Big Idea 3: Know what "done" means to you

While working on tasks or processing a list of prospective items, it is essential to understand how the end goal or the finished job might look like. David argues that it is difficult to map out the journey without an idea about the destination or end goal.

So the next time you start a task, figure out at what point you can mark it as "done." And another advantage of this exercise is being able to estimate how long a task might take to finish and if the task can be done quickly, then acting on it sooner than later.

The author also touches upon the "X minute rule," where you decide that if a task takes you less than X minutes to complete, then you get it done then and there. For example, if you have a 2-minute rule, then any task on your list that takes less than 2 minutes, you get it done ASAP and check it off your list.

Tip: When I list certain tasks on Routine, I also describe what the end goal should look like in their description; this helps me contextualize items on my list.

Big Idea 4: Tasks and projects are two different things and should be treated accordingly

You can do tasks in isolation that is not part of a bigger group or an overarching goal; these are different from a project. A project is different from a task, and it is essential to categorize them accordingly.

You can categorize anything that can be done with one step or a single sitting as a task and anything that needs multiple steps/tasks as a project. For instance, reminding your boss about something is a task, but preparing a sales presentation is a project.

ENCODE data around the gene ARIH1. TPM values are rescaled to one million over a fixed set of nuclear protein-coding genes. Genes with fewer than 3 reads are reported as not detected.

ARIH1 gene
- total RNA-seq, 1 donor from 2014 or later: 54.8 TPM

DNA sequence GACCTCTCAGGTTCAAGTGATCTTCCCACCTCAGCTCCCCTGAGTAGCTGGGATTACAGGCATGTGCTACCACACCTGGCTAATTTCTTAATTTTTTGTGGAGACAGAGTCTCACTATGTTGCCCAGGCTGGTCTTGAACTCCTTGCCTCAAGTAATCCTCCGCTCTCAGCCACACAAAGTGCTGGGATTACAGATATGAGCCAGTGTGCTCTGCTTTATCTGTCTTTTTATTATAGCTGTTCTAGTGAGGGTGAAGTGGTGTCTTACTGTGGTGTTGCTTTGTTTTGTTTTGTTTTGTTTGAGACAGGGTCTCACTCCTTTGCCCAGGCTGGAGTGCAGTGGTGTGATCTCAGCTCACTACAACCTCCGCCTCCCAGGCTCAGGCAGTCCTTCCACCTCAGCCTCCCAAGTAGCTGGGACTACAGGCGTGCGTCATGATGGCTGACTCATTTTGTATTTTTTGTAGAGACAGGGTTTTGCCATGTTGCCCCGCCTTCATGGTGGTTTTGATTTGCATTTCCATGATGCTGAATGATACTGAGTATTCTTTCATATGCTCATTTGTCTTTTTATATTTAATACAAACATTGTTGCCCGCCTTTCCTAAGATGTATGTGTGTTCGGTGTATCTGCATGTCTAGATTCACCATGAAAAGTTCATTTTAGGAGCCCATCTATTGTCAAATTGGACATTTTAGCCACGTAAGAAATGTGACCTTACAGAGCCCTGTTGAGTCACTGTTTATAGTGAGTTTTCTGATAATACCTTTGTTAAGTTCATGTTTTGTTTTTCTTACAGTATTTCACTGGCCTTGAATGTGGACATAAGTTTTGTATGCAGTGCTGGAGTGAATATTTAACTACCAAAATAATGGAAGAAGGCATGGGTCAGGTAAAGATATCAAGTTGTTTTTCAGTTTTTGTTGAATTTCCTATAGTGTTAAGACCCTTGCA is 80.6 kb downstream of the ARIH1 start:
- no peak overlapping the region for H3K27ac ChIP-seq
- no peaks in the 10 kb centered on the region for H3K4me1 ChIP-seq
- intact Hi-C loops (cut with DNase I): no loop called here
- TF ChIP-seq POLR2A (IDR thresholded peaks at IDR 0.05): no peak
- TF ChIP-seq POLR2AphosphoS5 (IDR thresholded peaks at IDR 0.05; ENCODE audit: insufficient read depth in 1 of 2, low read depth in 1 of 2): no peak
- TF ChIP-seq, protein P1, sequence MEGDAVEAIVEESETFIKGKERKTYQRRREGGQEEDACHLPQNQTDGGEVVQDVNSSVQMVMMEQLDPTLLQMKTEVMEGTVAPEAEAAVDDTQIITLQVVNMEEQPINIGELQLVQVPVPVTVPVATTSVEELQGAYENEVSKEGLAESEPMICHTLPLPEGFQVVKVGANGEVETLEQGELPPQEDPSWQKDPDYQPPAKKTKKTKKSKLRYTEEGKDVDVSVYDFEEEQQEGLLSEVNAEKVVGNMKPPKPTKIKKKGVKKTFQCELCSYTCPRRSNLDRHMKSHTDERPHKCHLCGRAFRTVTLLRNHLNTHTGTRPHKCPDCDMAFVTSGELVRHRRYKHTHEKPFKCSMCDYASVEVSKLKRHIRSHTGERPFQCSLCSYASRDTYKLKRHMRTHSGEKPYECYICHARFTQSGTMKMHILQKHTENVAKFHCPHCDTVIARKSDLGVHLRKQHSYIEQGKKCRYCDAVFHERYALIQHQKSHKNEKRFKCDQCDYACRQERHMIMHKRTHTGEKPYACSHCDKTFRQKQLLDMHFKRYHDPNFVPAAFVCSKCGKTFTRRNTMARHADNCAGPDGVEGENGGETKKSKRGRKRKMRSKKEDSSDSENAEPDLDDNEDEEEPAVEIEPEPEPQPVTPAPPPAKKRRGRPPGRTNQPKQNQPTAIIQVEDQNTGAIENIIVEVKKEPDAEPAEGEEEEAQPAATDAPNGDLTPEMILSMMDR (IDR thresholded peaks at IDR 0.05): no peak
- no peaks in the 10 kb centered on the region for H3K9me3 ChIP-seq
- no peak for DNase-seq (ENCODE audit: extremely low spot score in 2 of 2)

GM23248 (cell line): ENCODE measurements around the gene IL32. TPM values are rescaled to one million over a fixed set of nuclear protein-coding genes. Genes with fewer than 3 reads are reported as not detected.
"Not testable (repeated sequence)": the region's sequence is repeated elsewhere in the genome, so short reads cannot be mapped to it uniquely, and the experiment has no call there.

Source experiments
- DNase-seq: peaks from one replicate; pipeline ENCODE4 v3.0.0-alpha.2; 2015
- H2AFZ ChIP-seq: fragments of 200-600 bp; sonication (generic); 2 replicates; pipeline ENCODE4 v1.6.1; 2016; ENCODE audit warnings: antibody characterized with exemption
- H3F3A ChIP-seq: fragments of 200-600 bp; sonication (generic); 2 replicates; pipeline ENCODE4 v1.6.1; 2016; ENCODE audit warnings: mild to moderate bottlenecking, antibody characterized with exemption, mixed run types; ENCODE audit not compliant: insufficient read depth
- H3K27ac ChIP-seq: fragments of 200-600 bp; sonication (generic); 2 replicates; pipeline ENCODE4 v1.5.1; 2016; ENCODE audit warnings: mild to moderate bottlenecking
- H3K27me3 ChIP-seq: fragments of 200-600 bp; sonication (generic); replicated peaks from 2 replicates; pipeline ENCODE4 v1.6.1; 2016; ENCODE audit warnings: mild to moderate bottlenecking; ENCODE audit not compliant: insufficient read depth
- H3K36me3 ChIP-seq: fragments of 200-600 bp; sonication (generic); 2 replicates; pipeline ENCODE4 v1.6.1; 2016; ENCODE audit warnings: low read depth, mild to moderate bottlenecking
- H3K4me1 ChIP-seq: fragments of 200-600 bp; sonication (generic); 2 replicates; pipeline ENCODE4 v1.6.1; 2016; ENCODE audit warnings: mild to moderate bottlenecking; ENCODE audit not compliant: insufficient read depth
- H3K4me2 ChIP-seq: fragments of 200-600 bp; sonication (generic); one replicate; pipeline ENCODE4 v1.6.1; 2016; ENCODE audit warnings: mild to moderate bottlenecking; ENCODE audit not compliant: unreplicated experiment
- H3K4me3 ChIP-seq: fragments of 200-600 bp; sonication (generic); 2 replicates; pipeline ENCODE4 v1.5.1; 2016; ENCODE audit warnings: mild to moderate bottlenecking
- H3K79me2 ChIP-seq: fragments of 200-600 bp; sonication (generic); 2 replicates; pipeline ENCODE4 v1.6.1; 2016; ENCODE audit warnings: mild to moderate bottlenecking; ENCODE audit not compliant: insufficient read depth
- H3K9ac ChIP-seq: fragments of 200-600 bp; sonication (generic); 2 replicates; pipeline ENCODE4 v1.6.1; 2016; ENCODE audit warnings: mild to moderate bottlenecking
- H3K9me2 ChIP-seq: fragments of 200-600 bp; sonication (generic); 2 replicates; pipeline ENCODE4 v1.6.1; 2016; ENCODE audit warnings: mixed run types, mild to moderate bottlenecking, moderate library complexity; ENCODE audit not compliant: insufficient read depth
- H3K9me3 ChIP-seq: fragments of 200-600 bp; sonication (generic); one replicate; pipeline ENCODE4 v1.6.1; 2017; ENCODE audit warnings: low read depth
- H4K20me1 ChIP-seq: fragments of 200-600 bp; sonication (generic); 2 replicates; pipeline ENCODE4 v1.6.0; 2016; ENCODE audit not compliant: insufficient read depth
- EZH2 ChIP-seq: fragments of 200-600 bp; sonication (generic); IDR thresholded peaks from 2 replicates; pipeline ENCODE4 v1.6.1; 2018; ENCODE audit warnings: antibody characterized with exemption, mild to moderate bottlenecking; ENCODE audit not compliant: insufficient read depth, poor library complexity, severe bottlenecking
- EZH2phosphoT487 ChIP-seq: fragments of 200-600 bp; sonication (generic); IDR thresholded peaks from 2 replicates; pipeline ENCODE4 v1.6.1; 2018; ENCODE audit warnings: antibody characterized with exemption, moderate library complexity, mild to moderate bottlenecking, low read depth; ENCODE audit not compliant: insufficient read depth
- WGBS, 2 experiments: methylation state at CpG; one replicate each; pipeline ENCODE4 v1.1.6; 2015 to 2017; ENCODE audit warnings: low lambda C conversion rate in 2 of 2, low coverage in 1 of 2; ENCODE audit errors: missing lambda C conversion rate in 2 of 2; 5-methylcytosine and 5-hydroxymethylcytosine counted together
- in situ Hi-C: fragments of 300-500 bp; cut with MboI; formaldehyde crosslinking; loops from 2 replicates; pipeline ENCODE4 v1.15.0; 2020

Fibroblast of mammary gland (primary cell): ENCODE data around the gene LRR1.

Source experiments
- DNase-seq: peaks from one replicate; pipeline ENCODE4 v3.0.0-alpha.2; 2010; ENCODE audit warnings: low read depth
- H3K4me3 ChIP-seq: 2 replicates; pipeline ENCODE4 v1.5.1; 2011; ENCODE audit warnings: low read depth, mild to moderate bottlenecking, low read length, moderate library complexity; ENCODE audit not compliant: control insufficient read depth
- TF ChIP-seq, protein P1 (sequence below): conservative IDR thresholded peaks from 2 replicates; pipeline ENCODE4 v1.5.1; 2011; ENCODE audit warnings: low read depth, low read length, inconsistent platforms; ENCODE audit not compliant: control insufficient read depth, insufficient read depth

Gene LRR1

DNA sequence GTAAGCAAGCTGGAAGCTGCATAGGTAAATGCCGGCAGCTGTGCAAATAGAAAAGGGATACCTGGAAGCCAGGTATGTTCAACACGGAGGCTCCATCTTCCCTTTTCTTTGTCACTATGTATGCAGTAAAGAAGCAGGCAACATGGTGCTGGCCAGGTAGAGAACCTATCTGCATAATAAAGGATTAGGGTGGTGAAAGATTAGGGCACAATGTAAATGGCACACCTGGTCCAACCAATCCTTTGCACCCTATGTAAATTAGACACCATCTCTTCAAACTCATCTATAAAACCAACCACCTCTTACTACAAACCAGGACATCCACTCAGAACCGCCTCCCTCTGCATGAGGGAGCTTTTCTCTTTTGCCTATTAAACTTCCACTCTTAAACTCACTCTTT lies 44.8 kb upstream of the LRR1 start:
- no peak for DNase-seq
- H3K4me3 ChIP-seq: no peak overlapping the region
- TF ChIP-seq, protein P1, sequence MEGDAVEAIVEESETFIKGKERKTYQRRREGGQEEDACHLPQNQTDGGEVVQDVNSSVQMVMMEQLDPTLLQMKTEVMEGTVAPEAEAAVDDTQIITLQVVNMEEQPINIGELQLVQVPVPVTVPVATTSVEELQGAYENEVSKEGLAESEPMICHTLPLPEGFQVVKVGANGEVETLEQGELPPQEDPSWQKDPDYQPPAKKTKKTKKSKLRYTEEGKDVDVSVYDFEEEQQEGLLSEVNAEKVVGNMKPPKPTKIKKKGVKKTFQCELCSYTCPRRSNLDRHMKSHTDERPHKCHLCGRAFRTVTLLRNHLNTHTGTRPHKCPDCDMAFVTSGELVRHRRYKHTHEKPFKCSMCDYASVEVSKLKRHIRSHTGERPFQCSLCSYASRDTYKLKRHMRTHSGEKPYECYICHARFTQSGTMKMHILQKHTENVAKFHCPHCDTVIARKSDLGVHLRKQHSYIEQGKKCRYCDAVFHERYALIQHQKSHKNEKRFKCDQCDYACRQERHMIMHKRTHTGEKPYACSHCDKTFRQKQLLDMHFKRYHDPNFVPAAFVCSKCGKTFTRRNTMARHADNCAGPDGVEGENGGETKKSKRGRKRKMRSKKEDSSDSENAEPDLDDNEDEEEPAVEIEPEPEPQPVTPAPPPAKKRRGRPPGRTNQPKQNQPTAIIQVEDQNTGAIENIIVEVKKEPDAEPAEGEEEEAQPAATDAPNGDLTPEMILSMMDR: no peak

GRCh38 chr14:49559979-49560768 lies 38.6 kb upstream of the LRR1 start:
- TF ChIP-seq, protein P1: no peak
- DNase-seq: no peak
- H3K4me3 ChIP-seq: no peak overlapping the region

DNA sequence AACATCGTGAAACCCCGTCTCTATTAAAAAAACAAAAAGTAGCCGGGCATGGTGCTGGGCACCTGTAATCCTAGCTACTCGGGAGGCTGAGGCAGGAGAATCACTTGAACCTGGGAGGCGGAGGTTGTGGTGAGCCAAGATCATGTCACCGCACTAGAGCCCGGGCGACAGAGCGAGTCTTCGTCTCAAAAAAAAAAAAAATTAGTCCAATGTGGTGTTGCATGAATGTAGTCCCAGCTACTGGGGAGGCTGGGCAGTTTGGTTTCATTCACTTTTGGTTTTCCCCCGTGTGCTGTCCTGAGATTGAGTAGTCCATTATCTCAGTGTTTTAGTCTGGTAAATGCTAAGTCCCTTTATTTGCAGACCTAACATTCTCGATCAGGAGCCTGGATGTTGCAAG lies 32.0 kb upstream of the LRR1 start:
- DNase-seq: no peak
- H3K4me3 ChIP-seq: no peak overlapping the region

Tip: Group tasks that aim for the same end under a project, and when a project has too many tasks, break it down into mini-projects that are easy to plan and execute.

Different phases of "Getting Things Done"

In the book, David Allen gets very detailed into the execution aspect of the system.

Allen leads you from the collection phase, where you bring all the information occupying your mind space into a single unit, to the review phase, where you regularly look at everything you have done, planned, and currently contemplating.

There are five that David Allen explores, namely: collecting, processing, organizing, doing & reviewing. It is essential to keep these stages deliberately separate to get the most out of the process.

The author stresses the importance of the review stage in particular because it brings exponential improvement to those who learn from their past and want to correct the course.

While reading this part of the book, we felt that a weekly or bi-weekly slot would be ideal for reviewing; however, this would vary from person to person.

Tip: Schedule weekly or bi-weekly review sessions as recurring tasks on Routine and block time for it; it is super simple and will take less than 10 seconds to set up. Here is a short tutorial on scheduling recurring tasks under the GTD methodology.

How to consume GTD

Finally, while the book "Getting Things Done" is a good read by itself, we strongly recommend that you add the "GTD workbook," which can help re-clarify and ingrain the ideas shared in the main book.

Did you like the short, crisp introduction to the book "Getting Things Done"? If yes, then consider following Routine on LinkedIn or subscribing to our YouTube channel.